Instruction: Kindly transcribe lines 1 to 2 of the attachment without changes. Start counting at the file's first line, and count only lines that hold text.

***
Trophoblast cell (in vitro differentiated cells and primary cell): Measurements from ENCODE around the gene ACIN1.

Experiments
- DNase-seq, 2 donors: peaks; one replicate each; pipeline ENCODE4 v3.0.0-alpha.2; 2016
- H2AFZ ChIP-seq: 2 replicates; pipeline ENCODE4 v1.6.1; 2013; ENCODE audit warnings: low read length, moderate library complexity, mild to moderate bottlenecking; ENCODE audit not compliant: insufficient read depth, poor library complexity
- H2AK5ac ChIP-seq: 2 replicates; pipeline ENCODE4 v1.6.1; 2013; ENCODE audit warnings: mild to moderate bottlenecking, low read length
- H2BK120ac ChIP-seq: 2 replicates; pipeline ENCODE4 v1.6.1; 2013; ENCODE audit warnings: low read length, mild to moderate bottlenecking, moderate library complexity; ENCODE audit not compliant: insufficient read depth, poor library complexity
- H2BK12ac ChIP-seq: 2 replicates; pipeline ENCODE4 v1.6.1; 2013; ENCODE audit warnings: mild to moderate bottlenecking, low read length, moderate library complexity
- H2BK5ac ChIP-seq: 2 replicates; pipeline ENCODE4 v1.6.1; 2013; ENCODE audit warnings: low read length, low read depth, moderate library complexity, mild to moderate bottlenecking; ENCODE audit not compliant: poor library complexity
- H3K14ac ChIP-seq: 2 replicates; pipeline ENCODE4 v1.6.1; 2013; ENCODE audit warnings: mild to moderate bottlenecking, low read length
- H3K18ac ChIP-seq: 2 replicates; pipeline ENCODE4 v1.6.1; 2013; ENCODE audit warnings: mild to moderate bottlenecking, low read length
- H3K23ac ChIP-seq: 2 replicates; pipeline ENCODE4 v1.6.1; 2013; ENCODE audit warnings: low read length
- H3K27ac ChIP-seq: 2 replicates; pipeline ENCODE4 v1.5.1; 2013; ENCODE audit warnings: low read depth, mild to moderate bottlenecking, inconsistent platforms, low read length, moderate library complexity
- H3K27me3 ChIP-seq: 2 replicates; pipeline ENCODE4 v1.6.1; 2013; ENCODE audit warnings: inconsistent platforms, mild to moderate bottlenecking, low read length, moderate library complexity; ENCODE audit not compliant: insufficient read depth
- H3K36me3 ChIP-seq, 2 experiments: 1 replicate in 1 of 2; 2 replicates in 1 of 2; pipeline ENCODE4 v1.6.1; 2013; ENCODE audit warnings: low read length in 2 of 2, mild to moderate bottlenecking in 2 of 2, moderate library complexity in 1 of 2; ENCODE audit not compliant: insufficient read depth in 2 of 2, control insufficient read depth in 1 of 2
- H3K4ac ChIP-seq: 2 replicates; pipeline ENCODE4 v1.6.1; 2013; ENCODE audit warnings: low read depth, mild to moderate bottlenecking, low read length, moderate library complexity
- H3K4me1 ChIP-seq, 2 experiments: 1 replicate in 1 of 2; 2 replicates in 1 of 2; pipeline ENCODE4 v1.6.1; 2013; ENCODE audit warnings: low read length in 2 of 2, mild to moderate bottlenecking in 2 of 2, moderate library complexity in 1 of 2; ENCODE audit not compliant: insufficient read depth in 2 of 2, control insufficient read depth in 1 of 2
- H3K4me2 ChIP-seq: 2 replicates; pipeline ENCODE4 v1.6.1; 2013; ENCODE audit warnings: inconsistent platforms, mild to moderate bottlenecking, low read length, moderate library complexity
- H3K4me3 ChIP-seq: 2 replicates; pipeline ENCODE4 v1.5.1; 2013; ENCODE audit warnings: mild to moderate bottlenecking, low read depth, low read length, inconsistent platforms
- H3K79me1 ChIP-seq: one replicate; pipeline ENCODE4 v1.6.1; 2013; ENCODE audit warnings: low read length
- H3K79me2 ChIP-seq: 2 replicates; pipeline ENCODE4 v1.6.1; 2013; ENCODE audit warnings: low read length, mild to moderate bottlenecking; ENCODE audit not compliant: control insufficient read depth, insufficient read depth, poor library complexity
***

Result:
Trophoblast cell (in vitro differentiated cells and primary cell): Measurements from ENCODE around the gene ACIN1.

Experiments